The fear of Death is (with rare exception) universal. We try not to think about it though we are acutely aware of its inevitability. Bloch faced this fear by ripping it open and examining it in all of its various guises, in some works quite seriously. More often than not though, he taught us how to laugh at it. A nervous laugh, perhaps, but . . .
When many of the authors here fail to show even the slightest awareness of the literary power of wit or humor (dry, dark, or otherwise), or a more deft or original touch to their clichéd uses of death to examine character (or whatever else it was they wished to explore), it reveals a narrow, limited mindset of embarrassing proportions. How many times has the literary convention of traveling to or from, or gathering at a funeral been used in literary fiction over the years? How many times has the convention of remembering a departed loved one been used in literary fiction as a springboard to begin a story? Effective or useful perhaps, but how original? In several of the stories, for example, death is used right up front to establish mood quickly (are there no other literary tools with which to do so?).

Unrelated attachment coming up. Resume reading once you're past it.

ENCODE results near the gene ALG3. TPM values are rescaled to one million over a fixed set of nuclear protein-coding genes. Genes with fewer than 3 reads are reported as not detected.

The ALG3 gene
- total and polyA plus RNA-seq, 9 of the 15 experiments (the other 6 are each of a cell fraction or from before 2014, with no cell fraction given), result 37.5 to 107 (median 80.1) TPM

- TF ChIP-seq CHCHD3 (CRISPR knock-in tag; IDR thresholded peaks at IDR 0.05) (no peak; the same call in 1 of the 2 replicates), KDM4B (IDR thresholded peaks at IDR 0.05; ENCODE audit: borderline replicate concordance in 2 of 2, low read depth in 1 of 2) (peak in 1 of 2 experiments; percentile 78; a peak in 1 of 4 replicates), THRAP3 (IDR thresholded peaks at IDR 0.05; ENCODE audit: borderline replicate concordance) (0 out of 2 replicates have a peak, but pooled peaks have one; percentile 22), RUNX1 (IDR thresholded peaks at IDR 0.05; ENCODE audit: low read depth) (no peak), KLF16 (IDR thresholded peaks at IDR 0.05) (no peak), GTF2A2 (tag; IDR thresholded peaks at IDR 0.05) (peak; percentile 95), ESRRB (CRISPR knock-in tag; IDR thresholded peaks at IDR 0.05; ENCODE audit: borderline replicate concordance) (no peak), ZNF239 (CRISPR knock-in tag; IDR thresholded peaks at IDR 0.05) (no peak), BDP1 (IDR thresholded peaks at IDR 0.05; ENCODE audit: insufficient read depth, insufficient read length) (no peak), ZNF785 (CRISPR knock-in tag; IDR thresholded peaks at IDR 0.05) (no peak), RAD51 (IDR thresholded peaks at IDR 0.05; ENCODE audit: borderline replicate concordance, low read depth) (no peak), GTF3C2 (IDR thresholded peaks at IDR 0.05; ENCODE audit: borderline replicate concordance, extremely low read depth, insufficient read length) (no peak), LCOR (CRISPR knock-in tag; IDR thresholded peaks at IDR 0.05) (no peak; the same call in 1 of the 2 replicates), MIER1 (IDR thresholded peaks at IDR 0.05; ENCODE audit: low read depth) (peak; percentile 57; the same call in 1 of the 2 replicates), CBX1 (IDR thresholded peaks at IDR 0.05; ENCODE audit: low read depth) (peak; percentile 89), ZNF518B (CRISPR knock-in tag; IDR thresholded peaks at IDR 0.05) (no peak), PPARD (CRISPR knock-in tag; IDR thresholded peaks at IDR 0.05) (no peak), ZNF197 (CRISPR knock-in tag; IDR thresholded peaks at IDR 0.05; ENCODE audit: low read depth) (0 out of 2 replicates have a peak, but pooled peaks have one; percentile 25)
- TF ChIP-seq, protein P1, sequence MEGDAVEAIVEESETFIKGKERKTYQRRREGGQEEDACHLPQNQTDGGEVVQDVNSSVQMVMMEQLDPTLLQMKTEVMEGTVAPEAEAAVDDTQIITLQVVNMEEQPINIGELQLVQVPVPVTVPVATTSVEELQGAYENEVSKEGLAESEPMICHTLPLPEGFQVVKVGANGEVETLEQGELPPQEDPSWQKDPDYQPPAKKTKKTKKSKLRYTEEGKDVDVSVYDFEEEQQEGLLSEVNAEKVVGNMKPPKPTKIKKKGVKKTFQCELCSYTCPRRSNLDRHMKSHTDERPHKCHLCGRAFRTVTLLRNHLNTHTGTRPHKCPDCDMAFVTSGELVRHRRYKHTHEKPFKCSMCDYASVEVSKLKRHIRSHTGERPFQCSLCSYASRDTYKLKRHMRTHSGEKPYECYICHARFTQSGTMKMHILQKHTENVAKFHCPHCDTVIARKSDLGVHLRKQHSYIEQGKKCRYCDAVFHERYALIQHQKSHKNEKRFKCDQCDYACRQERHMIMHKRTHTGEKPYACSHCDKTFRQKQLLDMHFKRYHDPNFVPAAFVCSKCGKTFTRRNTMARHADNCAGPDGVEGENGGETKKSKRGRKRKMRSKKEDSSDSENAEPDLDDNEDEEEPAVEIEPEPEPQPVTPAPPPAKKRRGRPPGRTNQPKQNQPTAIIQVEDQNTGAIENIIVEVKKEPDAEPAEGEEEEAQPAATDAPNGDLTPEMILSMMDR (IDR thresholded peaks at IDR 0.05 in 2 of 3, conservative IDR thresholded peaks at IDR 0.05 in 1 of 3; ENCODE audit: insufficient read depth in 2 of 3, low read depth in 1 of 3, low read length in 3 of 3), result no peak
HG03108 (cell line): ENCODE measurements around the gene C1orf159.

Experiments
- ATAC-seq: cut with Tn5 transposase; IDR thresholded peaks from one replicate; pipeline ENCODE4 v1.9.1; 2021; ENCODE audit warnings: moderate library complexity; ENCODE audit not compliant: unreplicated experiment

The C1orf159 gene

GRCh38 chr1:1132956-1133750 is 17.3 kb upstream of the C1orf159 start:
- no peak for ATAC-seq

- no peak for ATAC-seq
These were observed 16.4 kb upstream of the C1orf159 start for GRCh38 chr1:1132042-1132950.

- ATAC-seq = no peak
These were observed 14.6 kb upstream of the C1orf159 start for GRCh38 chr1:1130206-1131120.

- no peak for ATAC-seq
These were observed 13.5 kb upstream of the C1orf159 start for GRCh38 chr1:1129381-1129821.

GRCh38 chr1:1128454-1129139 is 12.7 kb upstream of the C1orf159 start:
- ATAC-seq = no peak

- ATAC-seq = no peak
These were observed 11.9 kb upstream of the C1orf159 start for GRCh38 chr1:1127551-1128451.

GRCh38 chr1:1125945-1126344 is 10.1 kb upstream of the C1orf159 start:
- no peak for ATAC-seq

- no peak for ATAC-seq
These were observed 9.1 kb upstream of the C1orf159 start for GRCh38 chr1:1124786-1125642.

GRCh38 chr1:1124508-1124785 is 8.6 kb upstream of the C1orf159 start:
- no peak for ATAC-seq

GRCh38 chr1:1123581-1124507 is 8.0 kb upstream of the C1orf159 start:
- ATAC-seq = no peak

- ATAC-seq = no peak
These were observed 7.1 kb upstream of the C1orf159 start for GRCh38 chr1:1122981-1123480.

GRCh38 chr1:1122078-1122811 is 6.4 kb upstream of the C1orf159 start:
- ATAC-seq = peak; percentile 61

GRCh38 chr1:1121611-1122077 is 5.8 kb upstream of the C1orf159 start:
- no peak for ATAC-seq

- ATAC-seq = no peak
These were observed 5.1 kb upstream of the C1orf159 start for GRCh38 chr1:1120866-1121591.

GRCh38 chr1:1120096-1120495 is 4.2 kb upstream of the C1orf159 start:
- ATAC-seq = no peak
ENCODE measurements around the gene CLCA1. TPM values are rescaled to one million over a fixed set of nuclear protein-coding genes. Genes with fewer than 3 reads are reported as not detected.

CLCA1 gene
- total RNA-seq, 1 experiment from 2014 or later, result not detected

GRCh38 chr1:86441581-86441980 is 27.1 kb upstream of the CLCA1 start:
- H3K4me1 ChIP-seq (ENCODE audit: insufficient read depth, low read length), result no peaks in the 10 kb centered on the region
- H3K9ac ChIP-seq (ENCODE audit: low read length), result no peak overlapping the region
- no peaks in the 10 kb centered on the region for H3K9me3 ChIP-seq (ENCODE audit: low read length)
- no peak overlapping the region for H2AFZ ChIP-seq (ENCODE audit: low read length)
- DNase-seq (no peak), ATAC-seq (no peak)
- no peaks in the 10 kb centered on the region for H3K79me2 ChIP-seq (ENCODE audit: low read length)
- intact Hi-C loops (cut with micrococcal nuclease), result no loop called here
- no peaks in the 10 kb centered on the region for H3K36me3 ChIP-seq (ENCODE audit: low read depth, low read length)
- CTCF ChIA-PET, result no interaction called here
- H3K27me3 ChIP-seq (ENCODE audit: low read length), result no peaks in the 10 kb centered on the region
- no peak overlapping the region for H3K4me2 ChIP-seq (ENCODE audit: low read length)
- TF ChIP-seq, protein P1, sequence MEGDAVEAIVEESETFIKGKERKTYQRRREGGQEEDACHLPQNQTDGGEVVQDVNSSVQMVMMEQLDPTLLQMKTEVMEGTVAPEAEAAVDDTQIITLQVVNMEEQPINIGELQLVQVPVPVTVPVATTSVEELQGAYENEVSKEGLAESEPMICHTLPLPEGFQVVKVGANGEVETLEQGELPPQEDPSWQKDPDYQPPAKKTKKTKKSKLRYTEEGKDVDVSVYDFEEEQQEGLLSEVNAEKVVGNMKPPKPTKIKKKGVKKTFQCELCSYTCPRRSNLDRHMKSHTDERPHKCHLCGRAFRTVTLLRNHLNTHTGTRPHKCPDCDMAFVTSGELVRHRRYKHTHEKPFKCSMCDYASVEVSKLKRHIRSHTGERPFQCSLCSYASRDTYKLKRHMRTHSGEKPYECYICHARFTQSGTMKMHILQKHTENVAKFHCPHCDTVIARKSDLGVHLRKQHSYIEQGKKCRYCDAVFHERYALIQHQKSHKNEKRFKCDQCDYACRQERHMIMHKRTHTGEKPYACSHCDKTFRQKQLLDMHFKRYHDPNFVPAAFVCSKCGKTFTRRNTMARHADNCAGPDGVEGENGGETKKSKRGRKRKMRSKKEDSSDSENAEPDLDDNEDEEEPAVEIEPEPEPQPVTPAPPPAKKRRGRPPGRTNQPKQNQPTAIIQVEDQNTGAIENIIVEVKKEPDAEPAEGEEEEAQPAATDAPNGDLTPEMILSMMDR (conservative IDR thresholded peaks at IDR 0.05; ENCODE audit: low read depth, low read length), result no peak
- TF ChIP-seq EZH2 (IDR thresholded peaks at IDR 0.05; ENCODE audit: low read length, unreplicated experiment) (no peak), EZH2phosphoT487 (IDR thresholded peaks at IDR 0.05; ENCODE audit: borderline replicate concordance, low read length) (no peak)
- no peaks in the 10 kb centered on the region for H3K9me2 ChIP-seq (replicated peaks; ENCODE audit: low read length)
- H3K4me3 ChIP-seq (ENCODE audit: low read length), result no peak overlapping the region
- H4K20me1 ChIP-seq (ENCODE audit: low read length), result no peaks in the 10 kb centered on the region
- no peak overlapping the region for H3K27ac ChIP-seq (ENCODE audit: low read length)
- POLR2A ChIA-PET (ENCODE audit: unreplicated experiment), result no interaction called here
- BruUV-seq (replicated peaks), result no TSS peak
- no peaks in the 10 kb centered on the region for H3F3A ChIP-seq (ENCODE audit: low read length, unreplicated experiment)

The first line of one story begins: "The three crows were at Melissa's funeral."
The first line of another begins: "When my uncle Mike died . . . "
The third line of another begins: "After Andrea's death . . . "
And so on.
After a while, this dreary repetition of downbeat mood to begin a story becomes tedious for the reader. Oh, no, not another depressing story. Even a little gallows humor or Grand Guignol in proper measure is preferable to the dreadfully gray sameness shown here time and again. More's the pity.
Death mentioned, witnessed, discussed, or portrayed with insight and originality:
On the other hand . . .